The day ended with another glimpse into the future from Graham Whitehead of BT. He is a passionate and enthusiastic speaker and while I've neither met him before or heard him speak he is well known. He started with
"There will be more change in the IT in the next 10 years than in the previous 100"
and then asked who agreed. After the day we'd had we were all ready to do that, so he contradicted himself and stated that actually it'd only take eight years. (For the aficionados of the history of the Soviet Union, very reminiscent of the Five Year plans.)
Graham mentioned the revolutionary nature of BT's 21st Century Network (see also here...) as an enabler of the internet of things. He obviously thinks this is important, the Register reported a speech of his at the Irish Internet Association's Congress last year
"that the anarchic and hazardous nature of the public internet meant that companies were now constructing supervised private IP networks. These private networks would be able to handle the amount of traffic that would be generated when broadband was ubiquitous, phone networks were IP-based, and common household objects had their own IP addresses.
"The internet is dead, or dying; it's full of viruses, worms and porn, you have to wear a kevlar suit before you go online," he said. "BT is creating a private network, which will be joined to other private networks, to which we will add voice over IP.""
He described the new paradigm (my word not his), as AORTA, "Always on Real Time", which goes down a storm in the healthcare industry.
One of the things he examined was around customer care, "there's never a queue in virtual reality", I bet he didn't try and file his income tax online in the last week last year. He suggests that machines don't say "Sod Off! I'm busy.", but actually they do. While he argued that people will deal with machines if they're better than people, (Bank ATMs are a proof point), if you want to speak to a person, that's it! People with machine generated scripts are as helpful as the machine, as Graham says, while no machine has ever passed the Turing test, many people have failed it. This is actually quite rude (what me worry!) and the problems with customer care call centre staff is often that their systems aren't good enough to help and the automated telephone menus absolutely infuriating. However the headline he offered that people will use machines if they're better than people is true enough and we'll probably get better at trusting and delegating stuff to them, which leaves the question as to what people are going to do?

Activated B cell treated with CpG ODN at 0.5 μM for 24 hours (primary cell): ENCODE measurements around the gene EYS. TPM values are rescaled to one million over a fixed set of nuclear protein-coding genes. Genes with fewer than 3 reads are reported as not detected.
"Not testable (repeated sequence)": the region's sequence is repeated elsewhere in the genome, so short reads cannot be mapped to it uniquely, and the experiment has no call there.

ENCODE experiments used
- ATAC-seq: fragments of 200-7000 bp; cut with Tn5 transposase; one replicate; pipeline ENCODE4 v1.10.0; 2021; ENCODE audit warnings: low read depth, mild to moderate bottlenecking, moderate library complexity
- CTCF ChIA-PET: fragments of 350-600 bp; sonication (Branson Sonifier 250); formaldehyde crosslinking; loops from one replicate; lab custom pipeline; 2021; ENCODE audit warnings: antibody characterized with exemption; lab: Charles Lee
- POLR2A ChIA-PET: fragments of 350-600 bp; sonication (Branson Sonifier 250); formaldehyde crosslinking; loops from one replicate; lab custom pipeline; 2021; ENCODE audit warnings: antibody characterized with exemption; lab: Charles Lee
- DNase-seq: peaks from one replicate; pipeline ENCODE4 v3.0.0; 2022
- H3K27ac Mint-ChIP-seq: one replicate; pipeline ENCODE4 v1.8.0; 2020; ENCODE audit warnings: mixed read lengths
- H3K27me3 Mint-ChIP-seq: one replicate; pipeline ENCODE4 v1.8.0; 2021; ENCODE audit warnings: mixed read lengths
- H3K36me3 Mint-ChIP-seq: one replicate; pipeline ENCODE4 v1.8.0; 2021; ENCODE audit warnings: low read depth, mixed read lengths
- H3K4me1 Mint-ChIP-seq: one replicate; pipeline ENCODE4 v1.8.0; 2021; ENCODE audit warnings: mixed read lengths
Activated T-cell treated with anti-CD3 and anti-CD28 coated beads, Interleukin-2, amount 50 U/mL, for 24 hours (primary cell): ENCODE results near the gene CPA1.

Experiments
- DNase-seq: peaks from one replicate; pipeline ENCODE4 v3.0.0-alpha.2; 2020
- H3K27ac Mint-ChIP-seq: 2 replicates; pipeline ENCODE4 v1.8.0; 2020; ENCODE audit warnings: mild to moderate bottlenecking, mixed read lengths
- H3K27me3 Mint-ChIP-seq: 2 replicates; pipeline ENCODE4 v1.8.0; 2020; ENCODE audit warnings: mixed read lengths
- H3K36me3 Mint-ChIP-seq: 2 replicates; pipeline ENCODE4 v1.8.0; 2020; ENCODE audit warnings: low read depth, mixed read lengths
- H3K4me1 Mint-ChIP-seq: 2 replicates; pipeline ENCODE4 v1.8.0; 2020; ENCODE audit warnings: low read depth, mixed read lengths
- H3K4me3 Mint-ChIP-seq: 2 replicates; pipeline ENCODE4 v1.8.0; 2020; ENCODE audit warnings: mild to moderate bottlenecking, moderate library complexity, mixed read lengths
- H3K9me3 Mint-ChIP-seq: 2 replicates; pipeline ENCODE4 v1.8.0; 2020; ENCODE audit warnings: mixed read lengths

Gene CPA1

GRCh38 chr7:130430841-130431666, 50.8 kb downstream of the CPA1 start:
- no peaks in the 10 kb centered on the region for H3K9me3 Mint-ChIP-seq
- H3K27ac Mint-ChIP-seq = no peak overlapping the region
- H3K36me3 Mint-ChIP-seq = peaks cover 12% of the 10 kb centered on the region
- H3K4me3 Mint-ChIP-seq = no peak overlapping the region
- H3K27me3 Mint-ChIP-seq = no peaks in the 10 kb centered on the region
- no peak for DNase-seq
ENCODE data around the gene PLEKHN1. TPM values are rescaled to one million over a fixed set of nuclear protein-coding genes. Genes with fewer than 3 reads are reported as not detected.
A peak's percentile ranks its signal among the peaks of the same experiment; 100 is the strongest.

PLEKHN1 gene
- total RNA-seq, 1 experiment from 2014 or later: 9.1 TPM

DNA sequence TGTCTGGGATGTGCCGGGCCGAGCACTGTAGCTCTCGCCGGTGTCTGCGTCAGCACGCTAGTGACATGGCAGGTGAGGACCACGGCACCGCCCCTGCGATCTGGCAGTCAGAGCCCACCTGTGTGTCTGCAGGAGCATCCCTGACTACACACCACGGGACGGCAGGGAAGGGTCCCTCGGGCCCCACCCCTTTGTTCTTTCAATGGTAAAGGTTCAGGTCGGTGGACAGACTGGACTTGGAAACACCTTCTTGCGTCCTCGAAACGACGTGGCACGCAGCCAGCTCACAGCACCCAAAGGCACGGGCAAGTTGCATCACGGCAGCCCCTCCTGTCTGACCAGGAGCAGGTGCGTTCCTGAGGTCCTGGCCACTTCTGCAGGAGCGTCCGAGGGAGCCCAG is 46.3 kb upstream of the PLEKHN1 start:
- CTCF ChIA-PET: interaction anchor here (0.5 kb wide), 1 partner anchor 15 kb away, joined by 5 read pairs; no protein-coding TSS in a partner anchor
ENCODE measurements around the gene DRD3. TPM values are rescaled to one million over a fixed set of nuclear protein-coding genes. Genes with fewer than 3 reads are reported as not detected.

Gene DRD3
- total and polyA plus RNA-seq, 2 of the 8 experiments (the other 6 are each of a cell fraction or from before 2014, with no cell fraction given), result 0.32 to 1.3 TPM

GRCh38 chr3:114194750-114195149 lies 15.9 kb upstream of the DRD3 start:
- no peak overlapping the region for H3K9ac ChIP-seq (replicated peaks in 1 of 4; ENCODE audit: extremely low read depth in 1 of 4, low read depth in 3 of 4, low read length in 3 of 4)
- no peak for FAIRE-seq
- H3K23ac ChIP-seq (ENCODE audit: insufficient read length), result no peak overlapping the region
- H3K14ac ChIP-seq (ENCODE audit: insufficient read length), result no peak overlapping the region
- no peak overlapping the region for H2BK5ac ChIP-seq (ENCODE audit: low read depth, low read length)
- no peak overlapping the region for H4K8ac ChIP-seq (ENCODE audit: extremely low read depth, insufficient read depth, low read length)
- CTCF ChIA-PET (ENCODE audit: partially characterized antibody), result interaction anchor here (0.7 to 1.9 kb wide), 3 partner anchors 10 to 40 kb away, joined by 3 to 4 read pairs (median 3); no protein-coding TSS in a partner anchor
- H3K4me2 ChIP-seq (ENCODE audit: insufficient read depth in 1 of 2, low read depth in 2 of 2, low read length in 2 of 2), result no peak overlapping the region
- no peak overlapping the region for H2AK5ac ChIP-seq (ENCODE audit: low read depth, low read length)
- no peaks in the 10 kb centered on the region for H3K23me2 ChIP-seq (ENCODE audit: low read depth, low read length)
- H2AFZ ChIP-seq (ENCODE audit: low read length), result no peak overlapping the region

He took this to a travel agency and asked them where he thought they'd be in 2015 and posed a not desperately unreal scenario that flight (well, aviation fuel) will be very expensive and rationed (anyone watch Dr. Who last week, the return of the airship) but that today's text/messenger kids will (or did he say may) be prepared to take virtual reality holidays. It wasn't at this point that he talked about a scent generator but it is an example of the extension of virtual reality to all five senses. (This is also a device that was not demonstrated during the day.) I'm really unsure about VR holidays, but some people go to Murder Mystery weekends today!
He was also quite keen on Robots, which put the demo of Sony's robot dog in a context in the Home 2.0 showcase. For him, robots extend the network's capability, and while the dog is not very useful, the programming packed into the AI is pretty amazing.
tags: Technology Internet Innovation Futurology